Procession of the Beija-Flor samba school in 1989. Photograph shared on the Geografia e Tal blog.

Procession of the Beija-Flor samba school in 1989. Photograph shared on the Geografia e Tal blog.

foi na mesma [Escola de Samba] Beija-Flor [de Nilópolis], em 1989, que Joãosinho deu um tapa na cara dos críticos ao colocar na avenida um desfile revolucionário, diferente de tudo o que já tinha sido realizado até então, o antológico “Ratos e Urubus, Larguem Minha Fantasia“, quando a Sapucaí foi invadida por uma turba de excluídos, mendigos, meninos de rua e desocupados, regidos com maestria ao som do empolgante samba-enredo interpretado magistralmente por Neguinho da Beija-Flor. Foi uma verdadeira catarse coletiva, de proporções épicas.

(…) O carro alegórico “Cristo Mendigo” foi censurado por ser considerado ofensivo à Igreja e, numa sacada criativa, totalmente coberto com um plástico preto, com uma faixa com os seguintes dizeres: “Mesmo proibido, olhai por nós!””

it was the same [Samba school] Beija-Flor [from Nilópolis], in 1989, in which Joãosinho staged a slap in the face of the critics by putting on parade a revolutionary procession unlike anything that had been done before. The magnificent “Ratos e Urubus, Larguem Minha Fantasia“[pt], saw Sapucaí invaded by a mob of hoodlums, beggars, street children and the unemployed, masterfully choreographed to the sound of rousing samba artfully played by Neguinho of Beija-Flor. It was truly a moment of collective catharsis, and one of epic proportions.

(…) The “Beggar Christ” float was censored because it was considered offensive to the Church, so a creative solution saw it fully covered with black plastic and a banner that read: “Even banned, watch over us!”

1994 – Lilian e Itamar: opportunism trumps ingenuity

On the sex scandal of the then President, Itamar Franco, in the Sambadrome in Rio in 1994, Arthur Gandini blogs this:

Acho que poucas fotos na história da política brasileira causaram tanta repercussão e surpresa.

Com exceção dos flagras de políticos em crimes, só consigo pensar na célebre imagem do ex-presidente Itamar Franco, no carnaval, ao lado da modelo [Lilian] Ramos, mostrando em um ângulo por baixo que a moça não usava calcinha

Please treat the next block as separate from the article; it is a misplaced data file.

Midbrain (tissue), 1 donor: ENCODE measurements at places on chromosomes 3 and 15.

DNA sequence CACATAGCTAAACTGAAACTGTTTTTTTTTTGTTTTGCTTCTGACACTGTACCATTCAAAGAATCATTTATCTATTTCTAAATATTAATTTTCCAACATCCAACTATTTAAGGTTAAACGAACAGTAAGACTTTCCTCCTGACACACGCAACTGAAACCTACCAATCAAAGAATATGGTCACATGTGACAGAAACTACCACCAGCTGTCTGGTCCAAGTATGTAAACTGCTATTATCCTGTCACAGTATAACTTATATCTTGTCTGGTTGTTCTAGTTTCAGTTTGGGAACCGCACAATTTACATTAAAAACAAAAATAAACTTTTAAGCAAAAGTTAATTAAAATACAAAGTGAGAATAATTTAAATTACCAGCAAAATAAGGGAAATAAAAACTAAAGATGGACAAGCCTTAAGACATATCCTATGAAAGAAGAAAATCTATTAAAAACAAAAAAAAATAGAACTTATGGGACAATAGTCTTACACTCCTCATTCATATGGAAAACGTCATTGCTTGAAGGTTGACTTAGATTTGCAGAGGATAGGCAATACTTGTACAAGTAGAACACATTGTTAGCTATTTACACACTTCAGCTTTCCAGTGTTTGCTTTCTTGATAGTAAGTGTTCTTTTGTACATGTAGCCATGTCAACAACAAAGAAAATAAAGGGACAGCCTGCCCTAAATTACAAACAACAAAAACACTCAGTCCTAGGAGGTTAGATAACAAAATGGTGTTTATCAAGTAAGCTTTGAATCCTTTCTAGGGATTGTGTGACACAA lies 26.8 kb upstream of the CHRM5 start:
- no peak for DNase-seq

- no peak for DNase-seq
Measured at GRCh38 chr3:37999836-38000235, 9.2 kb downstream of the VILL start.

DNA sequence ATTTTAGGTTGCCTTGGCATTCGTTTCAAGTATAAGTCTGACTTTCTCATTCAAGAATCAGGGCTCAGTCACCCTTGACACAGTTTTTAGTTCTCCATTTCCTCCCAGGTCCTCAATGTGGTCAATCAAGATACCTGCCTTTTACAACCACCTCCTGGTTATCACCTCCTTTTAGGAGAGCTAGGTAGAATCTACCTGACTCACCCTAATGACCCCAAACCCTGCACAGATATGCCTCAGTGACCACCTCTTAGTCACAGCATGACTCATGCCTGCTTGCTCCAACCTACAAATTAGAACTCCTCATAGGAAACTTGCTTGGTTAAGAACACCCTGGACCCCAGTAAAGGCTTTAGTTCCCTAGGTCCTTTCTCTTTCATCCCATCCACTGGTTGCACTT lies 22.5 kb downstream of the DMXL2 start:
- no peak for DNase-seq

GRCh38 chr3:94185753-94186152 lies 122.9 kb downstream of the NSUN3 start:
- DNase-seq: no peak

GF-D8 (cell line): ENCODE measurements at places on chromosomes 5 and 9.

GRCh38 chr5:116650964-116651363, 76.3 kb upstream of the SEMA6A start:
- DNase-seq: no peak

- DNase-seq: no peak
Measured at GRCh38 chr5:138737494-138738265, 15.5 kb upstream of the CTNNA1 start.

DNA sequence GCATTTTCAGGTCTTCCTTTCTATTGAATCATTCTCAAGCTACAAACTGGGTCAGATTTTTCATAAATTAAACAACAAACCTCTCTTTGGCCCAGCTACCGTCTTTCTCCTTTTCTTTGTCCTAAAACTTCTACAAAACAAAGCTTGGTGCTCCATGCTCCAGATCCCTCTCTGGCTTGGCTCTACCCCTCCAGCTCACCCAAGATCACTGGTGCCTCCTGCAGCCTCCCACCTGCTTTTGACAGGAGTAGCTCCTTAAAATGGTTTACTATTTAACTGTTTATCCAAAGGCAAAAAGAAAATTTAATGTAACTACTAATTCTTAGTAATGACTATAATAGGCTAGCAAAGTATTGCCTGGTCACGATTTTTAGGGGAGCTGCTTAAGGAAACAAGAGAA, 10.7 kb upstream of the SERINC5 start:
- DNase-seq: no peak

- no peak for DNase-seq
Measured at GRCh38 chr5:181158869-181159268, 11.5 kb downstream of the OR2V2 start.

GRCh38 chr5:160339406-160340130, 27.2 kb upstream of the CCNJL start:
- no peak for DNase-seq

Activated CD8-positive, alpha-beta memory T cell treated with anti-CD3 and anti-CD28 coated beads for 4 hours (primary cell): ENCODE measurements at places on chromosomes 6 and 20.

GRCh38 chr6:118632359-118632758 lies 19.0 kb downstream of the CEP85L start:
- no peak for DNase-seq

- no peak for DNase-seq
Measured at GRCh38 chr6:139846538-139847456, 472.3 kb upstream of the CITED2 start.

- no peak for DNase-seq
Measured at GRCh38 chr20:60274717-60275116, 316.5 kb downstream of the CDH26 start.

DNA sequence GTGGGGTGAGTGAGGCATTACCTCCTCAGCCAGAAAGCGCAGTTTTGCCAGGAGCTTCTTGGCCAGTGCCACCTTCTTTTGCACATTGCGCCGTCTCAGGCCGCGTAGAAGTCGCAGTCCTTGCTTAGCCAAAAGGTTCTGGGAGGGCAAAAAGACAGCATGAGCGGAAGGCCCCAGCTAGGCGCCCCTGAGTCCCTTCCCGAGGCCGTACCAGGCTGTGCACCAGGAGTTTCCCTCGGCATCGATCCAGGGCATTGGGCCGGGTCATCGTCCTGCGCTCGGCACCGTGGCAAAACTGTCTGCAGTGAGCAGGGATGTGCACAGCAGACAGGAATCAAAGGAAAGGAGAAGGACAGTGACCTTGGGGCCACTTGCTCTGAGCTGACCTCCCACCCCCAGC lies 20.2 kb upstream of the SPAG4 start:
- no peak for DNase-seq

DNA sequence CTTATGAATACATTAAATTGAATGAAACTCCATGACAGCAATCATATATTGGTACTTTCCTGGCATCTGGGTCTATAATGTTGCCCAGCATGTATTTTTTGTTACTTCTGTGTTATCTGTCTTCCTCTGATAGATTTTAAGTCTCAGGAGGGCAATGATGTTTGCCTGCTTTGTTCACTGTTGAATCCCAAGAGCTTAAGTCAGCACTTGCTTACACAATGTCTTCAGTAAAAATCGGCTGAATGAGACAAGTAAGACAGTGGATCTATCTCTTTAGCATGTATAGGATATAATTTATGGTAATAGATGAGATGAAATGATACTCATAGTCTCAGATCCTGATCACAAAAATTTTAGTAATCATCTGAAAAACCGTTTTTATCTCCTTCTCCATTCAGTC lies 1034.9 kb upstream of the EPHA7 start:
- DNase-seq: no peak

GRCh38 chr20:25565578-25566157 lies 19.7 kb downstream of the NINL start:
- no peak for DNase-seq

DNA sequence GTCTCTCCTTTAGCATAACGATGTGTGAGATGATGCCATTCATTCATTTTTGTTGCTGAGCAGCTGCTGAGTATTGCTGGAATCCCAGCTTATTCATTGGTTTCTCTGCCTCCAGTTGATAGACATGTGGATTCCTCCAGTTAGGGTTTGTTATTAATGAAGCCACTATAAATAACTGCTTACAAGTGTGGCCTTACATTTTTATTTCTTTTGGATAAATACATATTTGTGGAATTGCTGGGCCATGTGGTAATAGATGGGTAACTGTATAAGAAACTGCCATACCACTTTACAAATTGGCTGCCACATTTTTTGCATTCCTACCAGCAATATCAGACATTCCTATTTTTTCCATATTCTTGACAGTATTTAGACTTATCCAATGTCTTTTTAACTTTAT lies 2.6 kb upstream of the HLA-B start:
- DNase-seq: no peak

Few photos in the history of Brazilian politics have resulted in so many repercussions and so much surprise.

With the exception of the occasional snaps of politicians involved in crime, I can only think of the infamous image of former President Itamar Franco, at the carnival, next to model [Lilian] Ramos, taken from an angle that reveals the girl was not wearing panties.

Itamar and Lilian at the sambódromo - Photograph shared by the marcosalfredo blog

Itamar and Lilian at the sambódromo – Photograph shared by the marcosalfredo blog

2007 – Black Ball Carnival Group (Bloco Cordão do Bola Preta) becomes the Cultural Heritage of Rio de Janeiro

In 1918, a Carnival group was founded with the provisional name of “Only if you drink water.” The members would gather in the bars of the old Galeria Cruzerio in downtown Rio, and pass around a beautiful Pierrette (a female Pierrot) dressed in black-spotted white outfit.  Thus the group’s new name was born – Cordão do Bola Preta [pt] – and in 2007 they were declared a Cultural Heritage [pt] by the City of Rio de Janeiro.

Revellers from the group Cordão do Bola Preta celebrating more than 95 years of tradition in Rio de Janeiro. Photo by Sergio Araujo Pereira on Flickr (CC BY-NC 2.0)

Revellers from the group “Cordão do Bola Preta” celebrating more than 95 years of tradition in Rio de Janeiro. Photo by Sergio Araujo Pereira on Flickr (CC BY-NC 2.0)

Start the conversation

Authors, please log in »


  • All comments are reviewed by a moderator. Do not submit your comment more than once or it may be identified as spam.
  • Please treat others with respect. Comments containing hate speech, obscenity, and personal attacks will not be approved.

Receive great stories from around the world directly in your inbox.

Sign up to receive the best of Global Voices!

Submitted addresses will be confirmed by email, and used only to keep you up to date about Global Voices and our mission. See our Privacy Policy for details.

Newsletter powered by Mailchimp (Privacy Policy and Terms).

* = required field
Email Frequency

No thanks, show me the site